Marty believed strongly that, as Marx set forth in his The­ses on Feuer­bach, action pre­cedes and super­sedes the­ory. A favorite anec­dote imag­ined a worker at his machine. He observes a group of fel­low work­ers com­ing down the aisle. There are too many of them to be going to the store­room for mate­r­ial. It is too early for them to be going to lunch. So the worker turns off his machine and joins the oth­ers head­ing for the park­ing lot. Once there, he turns to a fel­low worker and asks: “What the hell is this all about?”

Sim­i­larly Marty dis­puted the idea that work­ers must be con­verted to social­ism before a social­ist rev­o­lu­tion is pos­si­ble. Rather, he thought, they become social­ists in the process of mak­ing a rev­o­lu­tion. In Rus­sia, for exam­ple, work­ers who abused their wives, were fre­quently drunk, were anti-Semitic and often illit­er­ate, nev­er­the­less became rev­o­lu­tion­ar­ies as they com­bated the pow­ers that be.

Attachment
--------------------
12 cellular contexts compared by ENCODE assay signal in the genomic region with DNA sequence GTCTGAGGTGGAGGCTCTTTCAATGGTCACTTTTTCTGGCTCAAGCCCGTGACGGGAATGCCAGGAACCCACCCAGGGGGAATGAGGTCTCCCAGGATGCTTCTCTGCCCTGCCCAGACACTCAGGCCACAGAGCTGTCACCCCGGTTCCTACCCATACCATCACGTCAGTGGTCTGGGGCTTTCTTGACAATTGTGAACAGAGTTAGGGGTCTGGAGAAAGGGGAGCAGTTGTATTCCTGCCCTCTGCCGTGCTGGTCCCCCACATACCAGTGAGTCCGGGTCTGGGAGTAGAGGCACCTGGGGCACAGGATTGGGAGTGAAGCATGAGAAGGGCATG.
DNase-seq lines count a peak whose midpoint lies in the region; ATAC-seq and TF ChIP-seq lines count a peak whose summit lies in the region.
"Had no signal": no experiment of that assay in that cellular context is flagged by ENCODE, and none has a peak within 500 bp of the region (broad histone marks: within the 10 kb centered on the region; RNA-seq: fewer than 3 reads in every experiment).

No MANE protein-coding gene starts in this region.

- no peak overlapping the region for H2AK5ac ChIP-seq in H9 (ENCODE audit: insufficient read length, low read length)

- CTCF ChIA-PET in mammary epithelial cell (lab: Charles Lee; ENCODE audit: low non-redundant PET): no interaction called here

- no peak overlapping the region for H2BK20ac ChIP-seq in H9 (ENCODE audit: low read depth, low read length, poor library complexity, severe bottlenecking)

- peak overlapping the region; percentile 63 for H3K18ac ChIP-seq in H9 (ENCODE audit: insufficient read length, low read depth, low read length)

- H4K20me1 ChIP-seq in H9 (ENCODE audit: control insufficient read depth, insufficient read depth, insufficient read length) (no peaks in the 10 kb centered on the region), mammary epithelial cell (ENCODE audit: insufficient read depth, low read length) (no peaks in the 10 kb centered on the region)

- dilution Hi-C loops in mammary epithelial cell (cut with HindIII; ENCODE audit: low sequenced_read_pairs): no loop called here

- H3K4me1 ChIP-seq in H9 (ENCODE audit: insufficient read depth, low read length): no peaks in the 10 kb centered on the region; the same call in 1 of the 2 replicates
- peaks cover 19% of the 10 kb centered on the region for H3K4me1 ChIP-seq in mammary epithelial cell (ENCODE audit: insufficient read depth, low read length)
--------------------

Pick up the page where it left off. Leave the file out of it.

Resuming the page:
I do not agree with every­thing Marty Glaber­man asserted in “Punch­ing Out.” He describes the Lit­tle Steel Strike of 1937 as a loss, indeed as a cat­a­stro­phe. How­ever, about the time I encoun­tered “Punch­ing Out” I had the oppor­tu­nity to inter­view John Sar­gent, first pres­i­dent of the 18,000 mem­ber CIO local union at Inland Steel. John insisted that the set­tle­ment of the Lit­tle Steel Strike was “a vic­tory of great pro­por­tions.”3 He explained that the strike set­tle­ment directed a com­pany to bar­gain col­lec­tively with any group of its work­ers, whether or not they were a major­ity. As a result there was nego­ti­a­tion of indi­vid­ual issues but, because the Steel­work­ers were not yet an exclu­sive col­lec­tive bar­gain­ing rep­re­sen­ta­tive and there was no con­tract with a no-strike clause, work­ers could back up their demands with direct action.